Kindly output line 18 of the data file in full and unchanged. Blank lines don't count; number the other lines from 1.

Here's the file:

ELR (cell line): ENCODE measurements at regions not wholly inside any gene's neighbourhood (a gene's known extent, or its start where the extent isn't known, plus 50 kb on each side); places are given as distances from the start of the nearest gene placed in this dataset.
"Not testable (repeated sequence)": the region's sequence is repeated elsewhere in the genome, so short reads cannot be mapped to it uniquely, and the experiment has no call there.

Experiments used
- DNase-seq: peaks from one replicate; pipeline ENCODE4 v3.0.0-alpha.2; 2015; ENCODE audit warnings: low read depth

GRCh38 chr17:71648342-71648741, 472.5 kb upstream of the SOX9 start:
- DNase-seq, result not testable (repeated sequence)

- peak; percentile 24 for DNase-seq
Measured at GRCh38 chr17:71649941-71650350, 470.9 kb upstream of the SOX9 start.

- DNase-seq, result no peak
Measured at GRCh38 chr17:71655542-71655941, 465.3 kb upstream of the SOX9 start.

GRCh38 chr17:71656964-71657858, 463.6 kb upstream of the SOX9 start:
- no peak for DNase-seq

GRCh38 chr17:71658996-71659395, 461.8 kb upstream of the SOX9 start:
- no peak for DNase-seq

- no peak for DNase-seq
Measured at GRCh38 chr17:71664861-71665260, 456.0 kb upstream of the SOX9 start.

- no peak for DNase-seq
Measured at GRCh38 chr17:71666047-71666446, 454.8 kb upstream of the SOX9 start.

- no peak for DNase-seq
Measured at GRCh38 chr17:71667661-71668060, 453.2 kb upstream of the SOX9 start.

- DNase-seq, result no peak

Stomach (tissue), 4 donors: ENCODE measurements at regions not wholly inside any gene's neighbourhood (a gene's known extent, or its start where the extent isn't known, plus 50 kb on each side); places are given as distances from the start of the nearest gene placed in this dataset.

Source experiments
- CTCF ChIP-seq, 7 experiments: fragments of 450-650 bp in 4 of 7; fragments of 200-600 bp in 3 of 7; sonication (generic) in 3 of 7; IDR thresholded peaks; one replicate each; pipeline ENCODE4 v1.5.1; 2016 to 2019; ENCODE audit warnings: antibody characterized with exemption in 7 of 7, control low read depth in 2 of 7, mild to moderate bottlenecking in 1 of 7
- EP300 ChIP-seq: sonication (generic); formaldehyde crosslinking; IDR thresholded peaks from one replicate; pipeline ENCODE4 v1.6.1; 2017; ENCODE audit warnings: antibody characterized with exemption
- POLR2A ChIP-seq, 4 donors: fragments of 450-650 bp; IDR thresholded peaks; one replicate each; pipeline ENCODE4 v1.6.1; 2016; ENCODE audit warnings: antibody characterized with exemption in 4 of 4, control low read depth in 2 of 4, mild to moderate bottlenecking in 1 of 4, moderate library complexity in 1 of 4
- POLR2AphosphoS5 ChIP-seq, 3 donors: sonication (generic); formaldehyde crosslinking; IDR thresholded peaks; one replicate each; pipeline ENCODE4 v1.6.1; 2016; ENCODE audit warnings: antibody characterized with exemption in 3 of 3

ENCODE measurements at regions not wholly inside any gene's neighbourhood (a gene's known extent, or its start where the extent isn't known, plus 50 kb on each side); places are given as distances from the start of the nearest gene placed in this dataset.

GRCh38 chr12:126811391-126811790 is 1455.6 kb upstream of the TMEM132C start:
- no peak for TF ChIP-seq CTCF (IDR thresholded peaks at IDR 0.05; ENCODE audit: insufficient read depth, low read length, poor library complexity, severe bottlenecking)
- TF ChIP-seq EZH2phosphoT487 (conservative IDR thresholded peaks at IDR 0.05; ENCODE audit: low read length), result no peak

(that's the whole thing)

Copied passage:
Measured at GRCh38 chr17:71666047-71666446, 454.8 kb upstream of the SOX9 start.